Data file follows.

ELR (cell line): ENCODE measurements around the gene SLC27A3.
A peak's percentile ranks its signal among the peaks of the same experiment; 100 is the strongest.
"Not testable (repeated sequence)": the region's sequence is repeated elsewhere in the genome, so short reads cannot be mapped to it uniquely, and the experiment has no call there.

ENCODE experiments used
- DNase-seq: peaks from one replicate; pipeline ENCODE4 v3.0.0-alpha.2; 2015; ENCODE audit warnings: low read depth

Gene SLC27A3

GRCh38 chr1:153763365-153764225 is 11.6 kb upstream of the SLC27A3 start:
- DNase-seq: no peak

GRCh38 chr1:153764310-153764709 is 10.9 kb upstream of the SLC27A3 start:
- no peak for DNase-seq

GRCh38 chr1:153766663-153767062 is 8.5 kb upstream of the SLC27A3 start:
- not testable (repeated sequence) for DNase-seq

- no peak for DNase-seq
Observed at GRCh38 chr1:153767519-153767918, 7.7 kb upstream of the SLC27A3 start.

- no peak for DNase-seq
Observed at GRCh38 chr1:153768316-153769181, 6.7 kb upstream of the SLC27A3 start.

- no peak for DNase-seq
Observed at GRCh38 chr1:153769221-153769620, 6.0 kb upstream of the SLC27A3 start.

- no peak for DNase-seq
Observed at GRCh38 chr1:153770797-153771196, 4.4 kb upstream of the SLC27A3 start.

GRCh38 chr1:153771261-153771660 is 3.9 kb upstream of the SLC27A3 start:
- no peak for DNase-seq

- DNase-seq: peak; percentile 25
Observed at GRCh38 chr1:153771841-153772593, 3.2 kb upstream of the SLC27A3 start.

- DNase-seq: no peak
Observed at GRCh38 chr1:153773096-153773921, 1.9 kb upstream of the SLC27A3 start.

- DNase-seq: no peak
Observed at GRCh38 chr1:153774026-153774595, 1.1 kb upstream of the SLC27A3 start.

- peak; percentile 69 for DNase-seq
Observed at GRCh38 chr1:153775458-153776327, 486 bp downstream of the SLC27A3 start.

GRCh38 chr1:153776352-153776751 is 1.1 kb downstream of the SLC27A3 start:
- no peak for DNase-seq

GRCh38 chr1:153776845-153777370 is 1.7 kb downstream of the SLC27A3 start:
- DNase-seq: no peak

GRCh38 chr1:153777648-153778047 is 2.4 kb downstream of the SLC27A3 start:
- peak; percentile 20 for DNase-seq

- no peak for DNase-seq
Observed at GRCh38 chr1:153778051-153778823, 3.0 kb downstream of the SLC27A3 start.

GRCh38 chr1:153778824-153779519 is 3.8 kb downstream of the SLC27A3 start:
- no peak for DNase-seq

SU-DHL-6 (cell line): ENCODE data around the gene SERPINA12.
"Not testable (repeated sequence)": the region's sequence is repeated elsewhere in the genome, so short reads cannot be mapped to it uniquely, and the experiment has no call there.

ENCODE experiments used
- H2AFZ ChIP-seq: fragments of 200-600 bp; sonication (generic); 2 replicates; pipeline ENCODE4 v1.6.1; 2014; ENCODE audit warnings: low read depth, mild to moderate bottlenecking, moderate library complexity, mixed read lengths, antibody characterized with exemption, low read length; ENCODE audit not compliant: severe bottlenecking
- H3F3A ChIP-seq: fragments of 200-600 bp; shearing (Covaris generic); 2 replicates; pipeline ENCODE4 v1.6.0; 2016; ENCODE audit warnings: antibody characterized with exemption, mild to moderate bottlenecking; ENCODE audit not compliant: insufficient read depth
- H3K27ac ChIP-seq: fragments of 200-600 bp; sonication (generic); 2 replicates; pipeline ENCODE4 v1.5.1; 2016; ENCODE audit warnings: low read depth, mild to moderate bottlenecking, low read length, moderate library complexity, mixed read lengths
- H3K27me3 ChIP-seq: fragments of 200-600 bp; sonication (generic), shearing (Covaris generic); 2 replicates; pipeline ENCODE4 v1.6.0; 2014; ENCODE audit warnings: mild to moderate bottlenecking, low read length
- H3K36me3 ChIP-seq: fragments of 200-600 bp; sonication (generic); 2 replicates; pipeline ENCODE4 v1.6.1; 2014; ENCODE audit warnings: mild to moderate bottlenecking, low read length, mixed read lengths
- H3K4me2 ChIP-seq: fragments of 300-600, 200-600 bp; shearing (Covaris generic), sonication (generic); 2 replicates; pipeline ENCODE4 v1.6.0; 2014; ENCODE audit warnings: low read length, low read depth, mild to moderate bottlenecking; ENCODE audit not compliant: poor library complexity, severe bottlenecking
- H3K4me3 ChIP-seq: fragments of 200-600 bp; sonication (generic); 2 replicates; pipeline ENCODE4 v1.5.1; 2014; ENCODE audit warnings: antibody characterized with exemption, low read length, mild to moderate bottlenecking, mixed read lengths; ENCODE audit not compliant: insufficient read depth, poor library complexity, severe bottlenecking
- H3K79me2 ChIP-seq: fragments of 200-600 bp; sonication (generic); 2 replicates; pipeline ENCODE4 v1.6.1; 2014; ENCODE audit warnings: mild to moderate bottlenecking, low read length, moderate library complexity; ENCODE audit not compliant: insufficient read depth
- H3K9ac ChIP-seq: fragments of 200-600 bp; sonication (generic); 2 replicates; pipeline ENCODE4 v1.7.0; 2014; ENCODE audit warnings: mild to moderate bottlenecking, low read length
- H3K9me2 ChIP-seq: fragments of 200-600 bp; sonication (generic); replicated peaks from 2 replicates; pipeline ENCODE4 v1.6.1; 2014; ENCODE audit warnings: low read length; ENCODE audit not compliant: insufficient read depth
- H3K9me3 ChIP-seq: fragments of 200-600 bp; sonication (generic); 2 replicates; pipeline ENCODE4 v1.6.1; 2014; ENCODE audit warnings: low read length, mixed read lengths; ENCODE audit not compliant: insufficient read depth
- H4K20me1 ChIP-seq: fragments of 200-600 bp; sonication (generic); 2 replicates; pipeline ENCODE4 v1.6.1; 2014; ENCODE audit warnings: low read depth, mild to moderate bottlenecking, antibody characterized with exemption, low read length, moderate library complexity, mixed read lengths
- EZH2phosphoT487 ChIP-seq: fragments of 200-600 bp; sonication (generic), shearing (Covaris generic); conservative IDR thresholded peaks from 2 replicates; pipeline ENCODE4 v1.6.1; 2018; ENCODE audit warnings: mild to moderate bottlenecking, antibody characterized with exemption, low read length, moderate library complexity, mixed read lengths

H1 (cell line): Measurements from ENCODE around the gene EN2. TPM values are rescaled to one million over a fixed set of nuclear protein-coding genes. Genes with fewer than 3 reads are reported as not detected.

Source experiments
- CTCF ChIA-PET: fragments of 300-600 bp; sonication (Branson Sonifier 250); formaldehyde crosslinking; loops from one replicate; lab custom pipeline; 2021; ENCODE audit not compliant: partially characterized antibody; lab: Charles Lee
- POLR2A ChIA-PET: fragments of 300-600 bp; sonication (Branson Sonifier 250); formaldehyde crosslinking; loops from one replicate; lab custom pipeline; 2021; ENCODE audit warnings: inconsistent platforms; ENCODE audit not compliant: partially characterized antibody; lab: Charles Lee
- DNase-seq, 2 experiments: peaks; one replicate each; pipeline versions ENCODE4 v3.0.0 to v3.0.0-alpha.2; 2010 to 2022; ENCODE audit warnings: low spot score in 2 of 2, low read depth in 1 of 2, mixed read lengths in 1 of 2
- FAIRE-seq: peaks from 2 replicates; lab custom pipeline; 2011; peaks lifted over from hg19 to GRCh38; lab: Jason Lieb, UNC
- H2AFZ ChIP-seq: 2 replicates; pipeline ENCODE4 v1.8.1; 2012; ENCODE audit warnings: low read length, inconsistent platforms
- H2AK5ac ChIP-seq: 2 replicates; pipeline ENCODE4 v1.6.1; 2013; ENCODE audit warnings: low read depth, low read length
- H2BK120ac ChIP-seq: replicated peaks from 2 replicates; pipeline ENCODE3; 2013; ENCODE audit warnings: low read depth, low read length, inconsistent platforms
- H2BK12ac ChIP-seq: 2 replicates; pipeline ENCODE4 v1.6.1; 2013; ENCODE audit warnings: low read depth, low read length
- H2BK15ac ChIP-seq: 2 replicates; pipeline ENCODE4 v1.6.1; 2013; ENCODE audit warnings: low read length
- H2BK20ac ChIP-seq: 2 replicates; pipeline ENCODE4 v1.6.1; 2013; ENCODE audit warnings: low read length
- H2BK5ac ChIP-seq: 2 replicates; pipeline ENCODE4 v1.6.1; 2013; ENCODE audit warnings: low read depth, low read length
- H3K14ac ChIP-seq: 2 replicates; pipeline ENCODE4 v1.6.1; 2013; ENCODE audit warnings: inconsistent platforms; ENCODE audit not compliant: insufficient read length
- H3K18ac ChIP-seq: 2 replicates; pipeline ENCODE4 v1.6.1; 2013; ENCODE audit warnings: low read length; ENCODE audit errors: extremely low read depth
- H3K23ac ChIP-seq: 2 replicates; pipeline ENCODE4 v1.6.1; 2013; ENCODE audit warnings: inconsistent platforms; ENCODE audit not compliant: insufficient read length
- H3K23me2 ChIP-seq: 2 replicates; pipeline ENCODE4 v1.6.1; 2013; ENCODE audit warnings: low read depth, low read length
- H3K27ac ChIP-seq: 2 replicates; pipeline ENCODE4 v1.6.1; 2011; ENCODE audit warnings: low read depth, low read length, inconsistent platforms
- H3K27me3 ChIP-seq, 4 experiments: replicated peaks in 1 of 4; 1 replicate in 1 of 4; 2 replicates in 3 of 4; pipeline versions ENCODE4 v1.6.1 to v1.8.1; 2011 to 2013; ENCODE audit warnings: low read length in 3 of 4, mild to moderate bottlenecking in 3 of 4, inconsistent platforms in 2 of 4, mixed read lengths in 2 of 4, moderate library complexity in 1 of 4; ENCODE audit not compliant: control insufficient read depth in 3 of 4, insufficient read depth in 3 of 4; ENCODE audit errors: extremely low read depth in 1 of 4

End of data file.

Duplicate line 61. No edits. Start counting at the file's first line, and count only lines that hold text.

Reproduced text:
- DNase-seq, 2 experiments: peaks; one replicate each; pipeline versions ENCODE4 v3.0.0 to v3.0.0-alpha.2; 2010 to 2022; ENCODE audit warnings: low spot score in 2 of 2, low read depth in 1 of 2, mixed read lengths in 1 of 2